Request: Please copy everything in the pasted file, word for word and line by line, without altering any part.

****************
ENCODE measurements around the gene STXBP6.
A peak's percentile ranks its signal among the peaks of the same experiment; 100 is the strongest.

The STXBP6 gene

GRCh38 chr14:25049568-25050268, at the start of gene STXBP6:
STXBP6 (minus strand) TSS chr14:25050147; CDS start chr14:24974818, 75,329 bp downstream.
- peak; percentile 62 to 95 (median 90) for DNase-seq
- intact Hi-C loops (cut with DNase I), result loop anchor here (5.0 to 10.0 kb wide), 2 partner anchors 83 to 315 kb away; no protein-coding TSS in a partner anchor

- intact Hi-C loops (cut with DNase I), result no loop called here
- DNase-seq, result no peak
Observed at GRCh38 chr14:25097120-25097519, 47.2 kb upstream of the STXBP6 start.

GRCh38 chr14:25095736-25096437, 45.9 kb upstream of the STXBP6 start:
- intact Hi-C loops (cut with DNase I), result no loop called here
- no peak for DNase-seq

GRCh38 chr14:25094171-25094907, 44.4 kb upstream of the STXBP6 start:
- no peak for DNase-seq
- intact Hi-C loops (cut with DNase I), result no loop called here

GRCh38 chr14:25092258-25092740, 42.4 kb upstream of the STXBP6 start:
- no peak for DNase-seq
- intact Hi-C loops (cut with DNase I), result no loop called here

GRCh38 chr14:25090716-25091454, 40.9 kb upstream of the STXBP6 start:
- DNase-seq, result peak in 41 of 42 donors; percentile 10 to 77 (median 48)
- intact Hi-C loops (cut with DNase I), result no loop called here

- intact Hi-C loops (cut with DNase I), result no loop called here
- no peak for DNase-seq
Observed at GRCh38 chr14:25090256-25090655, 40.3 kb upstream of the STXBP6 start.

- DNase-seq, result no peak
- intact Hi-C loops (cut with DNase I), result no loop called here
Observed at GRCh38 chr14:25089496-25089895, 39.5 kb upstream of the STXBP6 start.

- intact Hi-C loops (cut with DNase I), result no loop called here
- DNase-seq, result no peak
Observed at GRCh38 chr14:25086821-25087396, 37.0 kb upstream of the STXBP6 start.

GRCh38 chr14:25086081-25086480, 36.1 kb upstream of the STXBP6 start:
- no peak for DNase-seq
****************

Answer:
ENCODE measurements around the gene STXBP6.
A peak's percentile ranks its signal among the peaks of the same experiment; 100 is the strongest.

The STXBP6 gene

GRCh38 chr14:25049568-25050268, at the start of gene STXBP6:
STXBP6 (minus strand) TSS chr14:25050147; CDS start chr14:24974818, 75,329 bp downstream.
- peak; percentile 62 to 95 (median 90) for DNase-seq
- intact Hi-C loops (cut with DNase I), result loop anchor here (5.0 to 10.0 kb wide), 2 partner anchors 83 to 315 kb away; no protein-coding TSS in a partner anchor

- intact Hi-C loops (cut with DNase I), result no loop called here
- DNase-seq, result no peak
Observed at GRCh38 chr14:25097120-25097519, 47.2 kb upstream of the STXBP6 start.

GRCh38 chr14:25095736-25096437, 45.9 kb upstream of the STXBP6 start:
- intact Hi-C loops (cut with DNase I), result no loop called here
- no peak for DNase-seq

GRCh38 chr14:25094171-25094907, 44.4 kb upstream of the STXBP6 start:
- no peak for DNase-seq
- intact Hi-C loops (cut with DNase I), result no loop called here

GRCh38 chr14:25092258-25092740, 42.4 kb upstream of the STXBP6 start:
- no peak for DNase-seq
- intact Hi-C loops (cut with DNase I), result no loop called here

GRCh38 chr14:25090716-25091454, 40.9 kb upstream of the STXBP6 start:
- DNase-seq, result peak in 41 of 42 donors; percentile 10 to 77 (median 48)
- intact Hi-C loops (cut with DNase I), result no loop called here

- intact Hi-C loops (cut with DNase I), result no loop called here
- no peak for DNase-seq
Observed at GRCh38 chr14:25090256-25090655, 40.3 kb upstream of the STXBP6 start.

- DNase-seq, result no peak
- intact Hi-C loops (cut with DNase I), result no loop called here
Observed at GRCh38 chr14:25089496-25089895, 39.5 kb upstream of the STXBP6 start.

- intact Hi-C loops (cut with DNase I), result no loop called here
- DNase-seq, result no peak
Observed at GRCh38 chr14:25086821-25087396, 37.0 kb upstream of the STXBP6 start.

GRCh38 chr14:25086081-25086480, 36.1 kb upstream of the STXBP6 start:
- no peak for DNase-seq